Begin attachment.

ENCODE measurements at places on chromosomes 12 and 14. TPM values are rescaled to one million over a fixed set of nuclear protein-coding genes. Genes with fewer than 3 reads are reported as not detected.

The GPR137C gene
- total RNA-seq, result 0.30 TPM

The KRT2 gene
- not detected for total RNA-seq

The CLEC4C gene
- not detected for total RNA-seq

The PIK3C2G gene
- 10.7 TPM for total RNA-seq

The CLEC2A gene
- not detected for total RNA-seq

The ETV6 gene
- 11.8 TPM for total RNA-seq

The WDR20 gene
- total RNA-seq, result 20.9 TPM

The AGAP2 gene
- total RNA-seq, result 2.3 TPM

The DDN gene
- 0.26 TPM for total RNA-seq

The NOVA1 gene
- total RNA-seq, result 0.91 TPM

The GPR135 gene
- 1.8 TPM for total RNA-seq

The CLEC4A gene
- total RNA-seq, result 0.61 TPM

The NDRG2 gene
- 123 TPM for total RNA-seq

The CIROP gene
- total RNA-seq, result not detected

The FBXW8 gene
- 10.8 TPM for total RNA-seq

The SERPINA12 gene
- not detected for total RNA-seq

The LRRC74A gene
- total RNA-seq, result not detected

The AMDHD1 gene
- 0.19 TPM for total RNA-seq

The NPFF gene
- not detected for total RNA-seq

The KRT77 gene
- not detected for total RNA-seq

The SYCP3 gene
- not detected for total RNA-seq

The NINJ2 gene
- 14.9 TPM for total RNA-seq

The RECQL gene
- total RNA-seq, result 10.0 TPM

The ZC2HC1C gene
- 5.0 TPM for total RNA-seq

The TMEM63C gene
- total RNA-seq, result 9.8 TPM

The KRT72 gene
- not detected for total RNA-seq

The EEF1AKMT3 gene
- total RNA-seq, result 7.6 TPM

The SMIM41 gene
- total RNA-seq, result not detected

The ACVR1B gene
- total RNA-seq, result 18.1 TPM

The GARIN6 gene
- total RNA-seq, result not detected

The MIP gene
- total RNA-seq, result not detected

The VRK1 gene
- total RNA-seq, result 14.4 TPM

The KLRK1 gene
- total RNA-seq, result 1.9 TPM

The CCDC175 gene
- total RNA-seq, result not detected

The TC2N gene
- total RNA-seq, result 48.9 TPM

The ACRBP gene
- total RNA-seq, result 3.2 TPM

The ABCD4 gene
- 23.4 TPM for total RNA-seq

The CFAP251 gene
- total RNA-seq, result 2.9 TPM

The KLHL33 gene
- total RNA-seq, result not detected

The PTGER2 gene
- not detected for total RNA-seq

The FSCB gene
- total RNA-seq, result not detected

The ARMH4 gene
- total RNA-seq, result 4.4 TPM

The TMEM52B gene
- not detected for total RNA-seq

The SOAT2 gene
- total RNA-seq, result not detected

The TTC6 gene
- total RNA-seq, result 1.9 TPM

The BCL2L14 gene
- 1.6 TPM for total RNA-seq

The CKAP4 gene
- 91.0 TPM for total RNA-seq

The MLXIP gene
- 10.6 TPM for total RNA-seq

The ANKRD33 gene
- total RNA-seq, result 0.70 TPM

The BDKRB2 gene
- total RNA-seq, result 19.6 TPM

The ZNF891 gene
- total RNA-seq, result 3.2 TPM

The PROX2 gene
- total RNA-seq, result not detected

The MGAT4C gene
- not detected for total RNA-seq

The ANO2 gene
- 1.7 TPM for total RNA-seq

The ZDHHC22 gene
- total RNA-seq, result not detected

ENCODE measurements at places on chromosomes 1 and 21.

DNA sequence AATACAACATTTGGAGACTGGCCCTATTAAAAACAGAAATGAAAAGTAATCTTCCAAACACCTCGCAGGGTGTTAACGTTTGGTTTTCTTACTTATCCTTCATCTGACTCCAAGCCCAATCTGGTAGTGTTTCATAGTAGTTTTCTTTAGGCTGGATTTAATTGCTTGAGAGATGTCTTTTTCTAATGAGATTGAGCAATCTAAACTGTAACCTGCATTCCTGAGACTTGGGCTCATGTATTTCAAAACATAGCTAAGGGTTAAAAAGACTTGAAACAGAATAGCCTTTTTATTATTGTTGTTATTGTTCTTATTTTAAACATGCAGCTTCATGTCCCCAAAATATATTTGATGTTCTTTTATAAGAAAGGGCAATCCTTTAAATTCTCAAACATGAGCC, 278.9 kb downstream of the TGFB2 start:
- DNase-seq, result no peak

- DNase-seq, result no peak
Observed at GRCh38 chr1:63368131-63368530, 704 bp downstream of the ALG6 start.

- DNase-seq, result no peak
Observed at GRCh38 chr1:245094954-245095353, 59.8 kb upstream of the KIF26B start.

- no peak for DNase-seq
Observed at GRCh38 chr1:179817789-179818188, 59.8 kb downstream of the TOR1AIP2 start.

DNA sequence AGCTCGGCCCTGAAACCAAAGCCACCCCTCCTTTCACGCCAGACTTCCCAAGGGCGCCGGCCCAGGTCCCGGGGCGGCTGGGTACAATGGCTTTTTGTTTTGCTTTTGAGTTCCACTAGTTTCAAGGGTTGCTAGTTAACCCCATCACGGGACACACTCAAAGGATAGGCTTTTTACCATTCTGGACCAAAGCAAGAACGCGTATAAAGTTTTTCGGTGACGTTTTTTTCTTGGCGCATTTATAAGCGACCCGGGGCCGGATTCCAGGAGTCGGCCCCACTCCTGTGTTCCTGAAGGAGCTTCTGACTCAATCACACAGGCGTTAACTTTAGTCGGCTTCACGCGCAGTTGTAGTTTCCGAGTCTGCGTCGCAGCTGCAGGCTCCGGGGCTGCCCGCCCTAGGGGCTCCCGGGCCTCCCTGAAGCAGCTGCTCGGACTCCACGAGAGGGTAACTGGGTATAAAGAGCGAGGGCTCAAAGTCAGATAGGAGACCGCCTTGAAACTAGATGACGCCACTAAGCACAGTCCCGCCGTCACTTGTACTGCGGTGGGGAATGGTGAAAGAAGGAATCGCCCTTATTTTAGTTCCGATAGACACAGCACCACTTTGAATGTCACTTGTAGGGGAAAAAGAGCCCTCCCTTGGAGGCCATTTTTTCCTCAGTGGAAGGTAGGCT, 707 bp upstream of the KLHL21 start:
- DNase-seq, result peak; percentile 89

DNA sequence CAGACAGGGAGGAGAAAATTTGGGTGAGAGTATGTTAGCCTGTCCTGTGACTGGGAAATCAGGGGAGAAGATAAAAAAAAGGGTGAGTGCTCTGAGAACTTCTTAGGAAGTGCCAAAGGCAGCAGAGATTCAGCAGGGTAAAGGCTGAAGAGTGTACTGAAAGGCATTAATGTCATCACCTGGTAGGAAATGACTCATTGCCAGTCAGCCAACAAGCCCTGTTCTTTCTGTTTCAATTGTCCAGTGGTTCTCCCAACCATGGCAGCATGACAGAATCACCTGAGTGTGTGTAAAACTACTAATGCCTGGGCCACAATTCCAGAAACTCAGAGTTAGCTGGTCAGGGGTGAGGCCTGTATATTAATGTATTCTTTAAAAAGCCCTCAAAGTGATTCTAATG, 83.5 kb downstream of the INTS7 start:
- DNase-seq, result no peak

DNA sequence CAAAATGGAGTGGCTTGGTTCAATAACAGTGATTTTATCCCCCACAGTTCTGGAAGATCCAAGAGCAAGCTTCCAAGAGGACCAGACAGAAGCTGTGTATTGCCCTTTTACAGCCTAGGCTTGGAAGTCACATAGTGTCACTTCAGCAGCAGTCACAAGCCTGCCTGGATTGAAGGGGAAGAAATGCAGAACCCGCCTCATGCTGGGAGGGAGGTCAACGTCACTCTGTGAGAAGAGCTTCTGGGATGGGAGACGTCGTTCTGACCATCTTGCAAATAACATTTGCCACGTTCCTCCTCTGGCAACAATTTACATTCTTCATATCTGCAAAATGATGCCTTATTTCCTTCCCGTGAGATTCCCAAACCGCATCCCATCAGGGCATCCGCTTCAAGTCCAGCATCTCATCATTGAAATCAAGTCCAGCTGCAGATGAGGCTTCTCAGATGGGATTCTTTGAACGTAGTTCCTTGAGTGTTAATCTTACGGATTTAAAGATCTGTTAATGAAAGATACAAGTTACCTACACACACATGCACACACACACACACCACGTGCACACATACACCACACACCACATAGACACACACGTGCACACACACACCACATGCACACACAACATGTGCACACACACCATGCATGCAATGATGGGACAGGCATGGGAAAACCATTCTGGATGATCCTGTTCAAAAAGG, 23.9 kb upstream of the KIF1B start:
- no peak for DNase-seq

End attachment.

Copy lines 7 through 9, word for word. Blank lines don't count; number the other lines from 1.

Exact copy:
- not detected for total RNA-seq

The PIK3C2G gene
- 10.7 TPM for total RNA-seq